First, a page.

Sea and Land

Sheep and genes, wool and weaving

Herdwick sheep in the field at a farm
Written by Ann Lingard
A hot day, and sheep lie panting in the shade, each covered in an insulating blanket of wool. Does a ewe remember last year’s clipping, and the lightness of being? Does she long for the same to happen again? Who knows what goes on inside a sheep’s head.

Wool is a fascinating natural material, a material scientist’s dream: it’s water-proof, strong, flexible and has good insulating properties. If you look at the 60-plus different breeds of sheep throughout the UK you can see that the structure and appearance of their fleeces differs markedly.

There are Swaledales with rough white fleeces and white ‘spectacles’ on their black faces: short-fleeced Suffolks with sooty faces; pig-faced Texels from Belgium, with short white, tight wool; Roman-nosed Blue-faced Leicesters with their white or black wool that is so kinked that its insulating properties are reduced in the cold; sheep with patterned black, white and brown short-wool fleeces such as Jacobs; flighty little Hebrideans with fine black wool…

Fine wool and coarse wool

In New Zealand in 2004, Shrek the Merino sheep was finally captured; he had been living wild for 6 years and his fleece had grown to such monstrous size that the woman who found him said he ‘looked like a biblical beast’ – 27 kilograms of matted wool were taken off him when he was clipped. Merino wool is normally highly prized because it is white and thus easily dyed, and the fibres are soft, long and very wearable.

You definitely wouldn’t want to wear a Herdwick pullover, though: the wool of this ancient breed found in the English Lake District is like the wire-wool used in pan-scrubbers – thick, coarse and with short fibres, its colour ranging from black through greys to white.

I keep a few Herdwicks myself, and very early became fascinated by their fleeces (as well as their anarchic and escapologist tendencies – they are not stupid animals). I learnt how to ‘skirt’ and wash a fleece and how to card it to align the fibres, preparatory to using the wool for weaving. I also learnt how to unalign the fibres of dyed and carded ‘tops’ in order to felt the wool – making a material with entirely different properties.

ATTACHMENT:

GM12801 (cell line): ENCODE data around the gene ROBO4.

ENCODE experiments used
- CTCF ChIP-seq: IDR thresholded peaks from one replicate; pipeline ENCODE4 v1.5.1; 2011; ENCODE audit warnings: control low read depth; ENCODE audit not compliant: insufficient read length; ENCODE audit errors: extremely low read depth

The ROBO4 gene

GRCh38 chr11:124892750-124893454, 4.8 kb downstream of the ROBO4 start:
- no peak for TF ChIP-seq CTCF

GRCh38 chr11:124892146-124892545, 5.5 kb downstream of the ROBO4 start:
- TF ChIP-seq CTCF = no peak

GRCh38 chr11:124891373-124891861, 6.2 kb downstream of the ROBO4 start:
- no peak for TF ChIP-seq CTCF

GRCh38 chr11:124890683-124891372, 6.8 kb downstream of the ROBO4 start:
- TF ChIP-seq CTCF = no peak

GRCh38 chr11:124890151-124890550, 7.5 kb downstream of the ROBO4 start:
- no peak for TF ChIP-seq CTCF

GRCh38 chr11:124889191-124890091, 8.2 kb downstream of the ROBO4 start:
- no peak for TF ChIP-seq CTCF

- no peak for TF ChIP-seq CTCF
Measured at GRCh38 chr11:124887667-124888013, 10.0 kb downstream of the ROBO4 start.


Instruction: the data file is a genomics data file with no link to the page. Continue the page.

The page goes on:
Wool fibres, produced like our own hair from specialised skin cells, are hollow and covered in minute scales – these structures give them their water-proofing and insulating properties. Felting occurs when the fibres are pummelled in hot soapy water or with a barbed felting needle, causing the scales on adjoining fibres to interlock and bind the fibres into a tight meshwork; if you have made the mistake of putting a woollen pullover into the washing-machine, you will know exactly what I mean.

I weave using wool from a wide variety of breeds, enjoying the different colours and textures (see, but of the many rugs I have made, a large rectangular rug, Mother and Daughter – ’tiles’ of blackish-brown and pale grey wool – remains my favourite. When a Herdwick lamb is born it’s usually black all over but by the autumn its face and legs have turned white, and within 18 months its fleece is becoming the characteristic bluish-grey: the lambs are dark, their mothers have gone grey.

Coats in many colours

Environmental factors such as day-length switch off one of the genes that cause the fur of arctic foxes to turn white in winter – does a similar factor switch the genes in sheep? Most research on coat-colour has been done on animals like mice and shows that a complicated set of molecular signals turns colour-affecting genes on or off, or causes the colour-forming cells to move to different areas of the embryo’s skin. There are recessive and dominant forms of some of the controlling genes.

In Merino sheep like Shrek, white is dominant, black is recessive. In the skin cells of the occasional black Merino the gene for ‘Agouti signalling protein’ (ASP) has been switched off. ASP stops the production of melanocytes (skin cells which make the black pigment, melanin), so if there’s no ASP, there are more melanocytes in the follicles that make the hairs – and thus more melanin. Hence black sheep.